I also made an extra effort to visit the Eggenberg Castle and Gardens. The courtyard is worth visiting but again nothing special compared to other castles in Europe. Graz is a lively city but overall I failed to appreciate any OUV. Although close to Vienna, I'd very much recommend more time in Vienna or a trip to the Wachau Valley for the first time visitor in the area.
The old town of Graz consists of beautifully preserved buildings. There are many Gothic, but especially Renaissance ones. Most of the buildings in the city center are very well preserved. Gemaltes Haus and the old university are of particular note.
I arrived at the Eggenberg Castle around 9 in the morning. This palace lies on the outskirts of the city, easily reached by tram number 1 from the center. Although the stop is called ‘Schloss Eggenberg’, the building is not visible from that street. The area is very built up, and not in a very nice way. During the winter the main rooms of the palace are closed, so I just walked around in the gardens (which costs a 2 EUR entrance fee). It was quiet of course, the squirrels were running about doing their morning chores. And the peacocks were there too, as mentioned by John Booth. Not much more to see, although I had a quick peek into the weird mannerist grotto in the castle’s inner courtyard.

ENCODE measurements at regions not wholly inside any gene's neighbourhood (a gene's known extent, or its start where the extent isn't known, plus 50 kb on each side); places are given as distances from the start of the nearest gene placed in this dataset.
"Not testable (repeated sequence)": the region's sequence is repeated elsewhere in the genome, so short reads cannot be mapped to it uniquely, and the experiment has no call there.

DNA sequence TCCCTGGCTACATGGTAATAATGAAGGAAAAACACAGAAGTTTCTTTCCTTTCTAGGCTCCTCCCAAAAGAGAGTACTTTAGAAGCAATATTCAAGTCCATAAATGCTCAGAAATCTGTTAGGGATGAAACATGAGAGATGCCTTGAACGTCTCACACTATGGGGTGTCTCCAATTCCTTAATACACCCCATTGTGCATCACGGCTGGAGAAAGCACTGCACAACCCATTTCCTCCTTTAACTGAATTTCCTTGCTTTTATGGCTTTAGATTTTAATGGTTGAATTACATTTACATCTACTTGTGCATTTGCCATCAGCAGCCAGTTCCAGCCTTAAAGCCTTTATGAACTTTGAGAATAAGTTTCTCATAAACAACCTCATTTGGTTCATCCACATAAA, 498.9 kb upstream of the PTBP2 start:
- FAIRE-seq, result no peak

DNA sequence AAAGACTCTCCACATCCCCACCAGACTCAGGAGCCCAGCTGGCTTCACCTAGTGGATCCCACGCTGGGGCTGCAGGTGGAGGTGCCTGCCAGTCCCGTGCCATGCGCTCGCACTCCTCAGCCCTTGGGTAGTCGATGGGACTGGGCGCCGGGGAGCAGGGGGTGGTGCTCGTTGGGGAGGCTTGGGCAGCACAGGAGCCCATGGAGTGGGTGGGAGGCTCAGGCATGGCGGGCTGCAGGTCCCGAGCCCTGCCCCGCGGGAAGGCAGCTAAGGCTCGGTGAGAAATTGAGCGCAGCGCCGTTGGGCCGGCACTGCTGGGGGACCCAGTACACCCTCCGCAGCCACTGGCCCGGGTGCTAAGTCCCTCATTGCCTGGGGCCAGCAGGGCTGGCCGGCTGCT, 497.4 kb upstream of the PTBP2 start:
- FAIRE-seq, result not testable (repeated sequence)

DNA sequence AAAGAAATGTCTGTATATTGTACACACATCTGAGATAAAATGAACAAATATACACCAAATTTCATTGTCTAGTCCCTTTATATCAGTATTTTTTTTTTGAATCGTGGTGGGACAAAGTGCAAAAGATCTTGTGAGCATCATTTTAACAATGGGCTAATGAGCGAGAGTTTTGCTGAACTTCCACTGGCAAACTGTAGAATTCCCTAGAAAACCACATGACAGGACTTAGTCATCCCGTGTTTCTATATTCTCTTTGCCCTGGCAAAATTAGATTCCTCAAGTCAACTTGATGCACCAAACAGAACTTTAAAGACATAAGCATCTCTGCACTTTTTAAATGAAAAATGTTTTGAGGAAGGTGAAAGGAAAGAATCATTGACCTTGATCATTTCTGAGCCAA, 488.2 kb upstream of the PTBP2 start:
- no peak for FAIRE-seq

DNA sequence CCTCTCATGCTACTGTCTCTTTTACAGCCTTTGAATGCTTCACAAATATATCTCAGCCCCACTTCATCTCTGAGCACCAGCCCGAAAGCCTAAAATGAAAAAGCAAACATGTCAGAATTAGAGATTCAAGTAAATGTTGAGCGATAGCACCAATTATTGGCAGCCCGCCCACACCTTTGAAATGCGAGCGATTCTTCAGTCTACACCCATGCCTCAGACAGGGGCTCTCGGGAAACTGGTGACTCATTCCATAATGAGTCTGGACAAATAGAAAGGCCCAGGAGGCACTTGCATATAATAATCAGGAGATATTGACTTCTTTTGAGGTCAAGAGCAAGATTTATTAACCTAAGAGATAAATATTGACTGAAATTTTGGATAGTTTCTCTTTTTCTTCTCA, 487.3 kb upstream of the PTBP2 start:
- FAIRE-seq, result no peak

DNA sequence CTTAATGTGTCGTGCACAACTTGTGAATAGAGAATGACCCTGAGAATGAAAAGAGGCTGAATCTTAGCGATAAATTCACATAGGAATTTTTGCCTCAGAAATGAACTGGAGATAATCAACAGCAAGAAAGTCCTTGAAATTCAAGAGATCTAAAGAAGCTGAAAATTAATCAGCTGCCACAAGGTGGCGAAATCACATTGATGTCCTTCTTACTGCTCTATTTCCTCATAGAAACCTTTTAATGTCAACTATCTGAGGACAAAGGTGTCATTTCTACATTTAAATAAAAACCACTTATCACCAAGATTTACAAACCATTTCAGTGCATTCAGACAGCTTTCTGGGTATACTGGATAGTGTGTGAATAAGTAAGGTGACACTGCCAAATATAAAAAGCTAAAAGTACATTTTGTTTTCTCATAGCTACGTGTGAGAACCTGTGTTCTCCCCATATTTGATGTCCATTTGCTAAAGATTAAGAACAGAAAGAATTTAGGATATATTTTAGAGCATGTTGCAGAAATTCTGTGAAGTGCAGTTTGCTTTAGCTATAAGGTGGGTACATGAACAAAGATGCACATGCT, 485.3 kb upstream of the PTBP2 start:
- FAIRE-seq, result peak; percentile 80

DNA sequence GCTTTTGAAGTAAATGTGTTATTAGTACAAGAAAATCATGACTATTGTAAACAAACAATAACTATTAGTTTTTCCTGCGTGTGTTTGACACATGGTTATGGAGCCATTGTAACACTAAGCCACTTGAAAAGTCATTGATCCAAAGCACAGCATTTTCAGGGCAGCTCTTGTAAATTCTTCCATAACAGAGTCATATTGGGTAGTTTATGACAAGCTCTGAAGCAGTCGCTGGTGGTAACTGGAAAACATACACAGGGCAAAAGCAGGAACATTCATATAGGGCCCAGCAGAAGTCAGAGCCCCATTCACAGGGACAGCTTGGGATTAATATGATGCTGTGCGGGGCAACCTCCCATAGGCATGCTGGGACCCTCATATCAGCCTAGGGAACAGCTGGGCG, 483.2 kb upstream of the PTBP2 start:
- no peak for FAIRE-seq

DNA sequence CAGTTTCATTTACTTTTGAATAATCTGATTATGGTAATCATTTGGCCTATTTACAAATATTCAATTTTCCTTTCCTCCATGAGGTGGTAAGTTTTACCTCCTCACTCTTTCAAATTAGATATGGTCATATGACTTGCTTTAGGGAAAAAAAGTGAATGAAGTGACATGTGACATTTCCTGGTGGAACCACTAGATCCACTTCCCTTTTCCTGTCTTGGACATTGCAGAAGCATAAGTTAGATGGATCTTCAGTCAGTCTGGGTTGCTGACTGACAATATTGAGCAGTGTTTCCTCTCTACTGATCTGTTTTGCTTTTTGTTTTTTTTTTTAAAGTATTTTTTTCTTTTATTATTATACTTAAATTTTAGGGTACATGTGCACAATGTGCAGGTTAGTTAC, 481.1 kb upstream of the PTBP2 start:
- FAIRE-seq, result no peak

Within an hour I was back on the tram, ready to explore the city center. I decided to go up to the Schlossberg first. That’s where the emblematic Clock Tower stands. I went up by elevator, which costs 1 EUR and is "just" an elevator ride. The Schlossberg area above the city is popular with locals for a stroll. That's what I did too. Unfortunately, the weather was too cloudy for good photos of the city.
I finished my visit by following the walking tour provided in the tourist information brochure. This will take you along the Burg’s double helix staircase, the Landeshaus where a Christmas ice crib was melting away and other minor sights. The highlight for me undoubtedly was the Mausoleum of Emperor Ferdinand II. It looks out of place here, it would suit a spot in Rome. The entrance is to the back, where behind a simple door an exuberant church and crypt await.
P.S.: I ate once at Mangolds (see Ian Cade's review below) - tasty and cheap vegetarian food, very popular with pensioners, students and shoppers.